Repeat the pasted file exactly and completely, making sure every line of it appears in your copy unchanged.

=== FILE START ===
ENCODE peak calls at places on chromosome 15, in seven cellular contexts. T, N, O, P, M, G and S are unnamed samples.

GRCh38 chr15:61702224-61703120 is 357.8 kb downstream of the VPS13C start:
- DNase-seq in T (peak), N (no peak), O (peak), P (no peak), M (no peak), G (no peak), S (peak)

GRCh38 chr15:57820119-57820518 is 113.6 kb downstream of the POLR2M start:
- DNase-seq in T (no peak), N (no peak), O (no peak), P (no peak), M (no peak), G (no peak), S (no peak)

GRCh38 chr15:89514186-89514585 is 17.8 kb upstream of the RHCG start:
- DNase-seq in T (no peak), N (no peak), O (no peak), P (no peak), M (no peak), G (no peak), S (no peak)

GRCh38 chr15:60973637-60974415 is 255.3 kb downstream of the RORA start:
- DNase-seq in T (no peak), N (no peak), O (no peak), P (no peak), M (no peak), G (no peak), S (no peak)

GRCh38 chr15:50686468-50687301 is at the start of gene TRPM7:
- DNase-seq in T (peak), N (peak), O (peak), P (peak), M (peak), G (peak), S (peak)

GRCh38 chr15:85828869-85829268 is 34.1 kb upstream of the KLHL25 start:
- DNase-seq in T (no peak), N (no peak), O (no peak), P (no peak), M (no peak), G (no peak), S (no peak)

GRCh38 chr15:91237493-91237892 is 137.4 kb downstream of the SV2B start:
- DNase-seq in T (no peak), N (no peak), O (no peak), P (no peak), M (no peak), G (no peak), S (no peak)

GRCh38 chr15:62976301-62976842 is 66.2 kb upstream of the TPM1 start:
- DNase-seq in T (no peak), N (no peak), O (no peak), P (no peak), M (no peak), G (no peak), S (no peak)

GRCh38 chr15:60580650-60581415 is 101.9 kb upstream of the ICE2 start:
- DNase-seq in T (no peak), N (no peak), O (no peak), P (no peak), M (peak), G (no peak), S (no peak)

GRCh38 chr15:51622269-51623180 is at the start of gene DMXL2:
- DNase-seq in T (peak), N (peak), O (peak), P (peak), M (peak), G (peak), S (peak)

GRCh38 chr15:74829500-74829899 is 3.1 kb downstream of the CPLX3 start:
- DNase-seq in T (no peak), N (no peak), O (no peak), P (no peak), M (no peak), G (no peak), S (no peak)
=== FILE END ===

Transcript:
ENCODE peak calls at places on chromosome 15, in seven cellular contexts. T, N, O, P, M, G and S are unnamed samples.

GRCh38 chr15:61702224-61703120 is 357.8 kb downstream of the VPS13C start:
- DNase-seq in T (peak), N (no peak), O (peak), P (no peak), M (no peak), G (no peak), S (peak)

GRCh38 chr15:57820119-57820518 is 113.6 kb downstream of the POLR2M start:
- DNase-seq in T (no peak), N (no peak), O (no peak), P (no peak), M (no peak), G (no peak), S (no peak)

GRCh38 chr15:89514186-89514585 is 17.8 kb upstream of the RHCG start:
- DNase-seq in T (no peak), N (no peak), O (no peak), P (no peak), M (no peak), G (no peak), S (no peak)

GRCh38 chr15:60973637-60974415 is 255.3 kb downstream of the RORA start:
- DNase-seq in T (no peak), N (no peak), O (no peak), P (no peak), M (no peak), G (no peak), S (no peak)

GRCh38 chr15:50686468-50687301 is at the start of gene TRPM7:
- DNase-seq in T (peak), N (peak), O (peak), P (peak), M (peak), G (peak), S (peak)

GRCh38 chr15:85828869-85829268 is 34.1 kb upstream of the KLHL25 start:
- DNase-seq in T (no peak), N (no peak), O (no peak), P (no peak), M (no peak), G (no peak), S (no peak)

GRCh38 chr15:91237493-91237892 is 137.4 kb downstream of the SV2B start:
- DNase-seq in T (no peak), N (no peak), O (no peak), P (no peak), M (no peak), G (no peak), S (no peak)

GRCh38 chr15:62976301-62976842 is 66.2 kb upstream of the TPM1 start:
- DNase-seq in T (no peak), N (no peak), O (no peak), P (no peak), M (no peak), G (no peak), S (no peak)

GRCh38 chr15:60580650-60581415 is 101.9 kb upstream of the ICE2 start:
- DNase-seq in T (no peak), N (no peak), O (no peak), P (no peak), M (peak), G (no peak), S (no peak)

GRCh38 chr15:51622269-51623180 is at the start of gene DMXL2:
- DNase-seq in T (peak), N (peak), O (peak), P (peak), M (peak), G (peak), S (peak)

GRCh38 chr15:74829500-74829899 is 3.1 kb downstream of the CPLX3 start:
- DNase-seq in T (no peak), N (no peak), O (no peak), P (no peak), M (no peak), G (no peak), S (no peak)